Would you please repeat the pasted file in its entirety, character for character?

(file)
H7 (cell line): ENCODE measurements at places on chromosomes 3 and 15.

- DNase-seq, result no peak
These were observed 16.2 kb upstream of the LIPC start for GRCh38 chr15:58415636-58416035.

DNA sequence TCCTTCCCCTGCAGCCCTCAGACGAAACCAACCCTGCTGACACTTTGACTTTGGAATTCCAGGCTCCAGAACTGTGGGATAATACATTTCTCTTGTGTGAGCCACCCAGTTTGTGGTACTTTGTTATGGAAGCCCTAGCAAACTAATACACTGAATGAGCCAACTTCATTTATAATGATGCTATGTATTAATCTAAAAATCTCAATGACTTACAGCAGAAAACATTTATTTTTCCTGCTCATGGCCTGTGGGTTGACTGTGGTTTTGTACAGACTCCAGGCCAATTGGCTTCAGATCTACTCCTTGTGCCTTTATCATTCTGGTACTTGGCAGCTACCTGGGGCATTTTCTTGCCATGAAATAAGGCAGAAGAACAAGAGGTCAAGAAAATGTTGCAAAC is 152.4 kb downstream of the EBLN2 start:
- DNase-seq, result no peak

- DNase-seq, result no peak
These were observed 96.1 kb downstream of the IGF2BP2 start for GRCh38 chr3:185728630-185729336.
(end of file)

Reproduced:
H7 (cell line): ENCODE measurements at places on chromosomes 3 and 15.

- DNase-seq, result no peak
These were observed 16.2 kb upstream of the LIPC start for GRCh38 chr15:58415636-58416035.

DNA sequence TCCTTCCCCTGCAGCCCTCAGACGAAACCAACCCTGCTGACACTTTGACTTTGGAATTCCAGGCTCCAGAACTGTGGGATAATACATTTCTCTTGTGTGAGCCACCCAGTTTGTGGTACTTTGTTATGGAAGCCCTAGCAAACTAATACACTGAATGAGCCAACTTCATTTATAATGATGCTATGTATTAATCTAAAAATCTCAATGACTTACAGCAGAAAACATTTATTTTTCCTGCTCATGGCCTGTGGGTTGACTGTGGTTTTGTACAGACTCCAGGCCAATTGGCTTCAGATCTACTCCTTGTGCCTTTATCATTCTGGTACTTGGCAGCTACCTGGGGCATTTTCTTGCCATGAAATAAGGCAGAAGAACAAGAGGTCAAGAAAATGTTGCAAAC is 152.4 kb downstream of the EBLN2 start:
- DNase-seq, result no peak

- DNase-seq, result no peak
These were observed 96.1 kb downstream of the IGF2BP2 start for GRCh38 chr3:185728630-185729336.